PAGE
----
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The film “22 July” is a dramatization of the 2011 massacre at a Norwegian summer camp. A right-wing fanatic killed 77 people. Jeffrey Brown talks with British director Paul Greengrass about the film, the country’s reaction to the massacre and the ongoing rise of the extreme right. Brown also speaks with journalist Asne Seierstad, who wrote the 2016 book on which the film is based.
Our fall films series continues with a report on "22 July" about the events and aftermath of the deadliest attack in Norway since World War II.
Jeffrey Brown has our look.
July 22, 2011, 32-year-old Norwegian Anders Breivik has set off a bomb at a government building in Oslo and now, posing as a policeman, prepares an even more gruesome act.
You heard about the bomb in the city?
I have been sent to secure the island. Where's the ferry?
: Oh, the ferry got canceled.
Get it over here. I need it now.
The film "22 July" is a dramatization of a real-life horror story, a right-wing fanatic's massacre of young people gathered on an island for a summer retreat. Seventy-seven were killed in the attacks, more than 200 wounded.
They left a nation shocked to its core, and the world wondering where it might lead next.
This was an attack on our government and on our children. We are a long way from understanding why. But what is clear is that our nation has been attacked by someone who would see it changed.
British director Paul Greengrass ties it to a larger, ongoing rise of the extreme right in Europe and the U.S.
I have got children. And I think that this is an issue that young people are going to have to resolve. They're going to have to choose how to respond to these immense forces and fight for the kinds of democracies that they want to live in.
And, you know, these changes can be explored through journalism or history or documentary, but they also need to be explored through our cinema. It's very, very important, I think, that we don't close our eyes to what's going on in the world, and we don't close our cinema to it either.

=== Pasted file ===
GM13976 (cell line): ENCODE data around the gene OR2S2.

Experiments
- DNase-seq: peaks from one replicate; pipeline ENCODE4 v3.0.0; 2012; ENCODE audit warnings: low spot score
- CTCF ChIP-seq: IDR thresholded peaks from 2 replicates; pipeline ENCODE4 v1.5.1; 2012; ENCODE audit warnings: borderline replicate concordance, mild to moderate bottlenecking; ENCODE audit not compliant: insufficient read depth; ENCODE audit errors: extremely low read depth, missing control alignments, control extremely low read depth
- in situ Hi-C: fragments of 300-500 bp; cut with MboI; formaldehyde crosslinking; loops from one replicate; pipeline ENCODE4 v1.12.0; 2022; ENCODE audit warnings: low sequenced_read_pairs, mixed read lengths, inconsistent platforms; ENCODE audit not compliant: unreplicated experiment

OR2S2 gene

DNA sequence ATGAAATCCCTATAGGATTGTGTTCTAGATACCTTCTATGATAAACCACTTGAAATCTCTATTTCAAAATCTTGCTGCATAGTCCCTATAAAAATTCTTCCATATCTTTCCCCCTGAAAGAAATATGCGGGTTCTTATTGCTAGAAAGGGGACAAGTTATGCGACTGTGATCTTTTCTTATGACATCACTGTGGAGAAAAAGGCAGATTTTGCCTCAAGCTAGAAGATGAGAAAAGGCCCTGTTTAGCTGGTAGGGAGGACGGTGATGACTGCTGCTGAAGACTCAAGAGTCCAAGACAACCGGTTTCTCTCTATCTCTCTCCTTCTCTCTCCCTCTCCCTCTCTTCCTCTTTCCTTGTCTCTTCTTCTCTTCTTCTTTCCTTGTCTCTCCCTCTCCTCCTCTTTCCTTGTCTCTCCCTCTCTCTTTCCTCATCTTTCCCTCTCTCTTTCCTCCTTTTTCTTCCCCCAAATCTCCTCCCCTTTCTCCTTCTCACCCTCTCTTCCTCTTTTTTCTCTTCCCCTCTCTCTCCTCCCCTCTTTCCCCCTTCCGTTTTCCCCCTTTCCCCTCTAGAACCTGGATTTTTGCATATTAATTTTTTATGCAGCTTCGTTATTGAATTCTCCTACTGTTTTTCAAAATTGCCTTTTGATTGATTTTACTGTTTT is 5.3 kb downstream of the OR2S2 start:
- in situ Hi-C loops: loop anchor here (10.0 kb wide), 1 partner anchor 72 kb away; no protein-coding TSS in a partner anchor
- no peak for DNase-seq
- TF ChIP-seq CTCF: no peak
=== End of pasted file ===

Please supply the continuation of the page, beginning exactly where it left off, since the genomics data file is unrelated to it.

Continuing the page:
Greengrass is widely known as a director of action-packed thrillers, including three of the Jason Bourne movies. He's also taken on recent political events that have shaken and shaped the world, such as his "United 93," about the September 11 attacks.
Here, he gives us a gut-wrenching and up-close view of a man acting out his belief that Muslims and other outsiders, aided by liberal elites, are poisoning his society, and then the aftermath: an ideologue and inevitably a nation on trial.
Greengrass says his first duty was to those personally impacted.
The film that I wanted to make wasn't about the attacks themselves. It's about what happened afterwards. It's about how the people of Norway and the particular characters that we portray and the survivors of those attacks fought for their democracy. That's the story.
The film is based on the 2016 book by journalist Asne Seierstad titled "One of Us." She joined Greengrass for the screening at the Toronto International Film Festival.
It speaks to your emotions and your heart, but also to your mind, because it's also a very intellectual film, in the sense that you actually do get to explore the mind of the mass murderer, the terrorist. And I think the audience is sitting and thinking, OK, is he mad or is he one of us?
In the film, as in real life, Breivik had his day in court.
But the emphasis here is on the survivors, like 17-year-old Viljar Hanssen, played by Jonas Strand Gravli, who confronted Breivik at the trial.
Just say a few words, that's all.
Jonas Strand Gravli:
And say what?
What happened. The truth.
That I cry in my sleep? That I can't talk to strangers? That I'm frightened of dying? I would rather not go than let him hear that.
In August 2012, Anders Breivik was judged to be sane and guilty of the mass murders. He will likely spend the rest of his life in prison.
I came to the view that he was, as the court found, a political actor, a political extremist, a right-wing extremist.
But the film has to show how the process of coming to terms with him was to explore the family background, you know, whether or not he was sane or psychotic.
One of the interesting things about this film and the trial itself, the actual story, is how much of a platform to give him.
I definitely thought about how Norway faced that challenge, whether or not to give him a platform, was the correct one. They came to the view, in the legal process, that it was important that he be allowed to speak.
If we close our minds and eyes to that, it's not going to go away. It'll get worse. We have to, and the democracies of the West have to win this battle of ideas. And we're only going to win that battle of ideas by acknowledging what the arguments are from the far-right side, what that world view is.
"22 July" is available on Netflix, with a limited theatrical release as well.
For the "PBS NewsHour," I'm Jeffrey Brown at the Toronto International Film Festival.
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Jeffrey Brown is the chief correspondent for arts, culture and society at PBS NewsHour.
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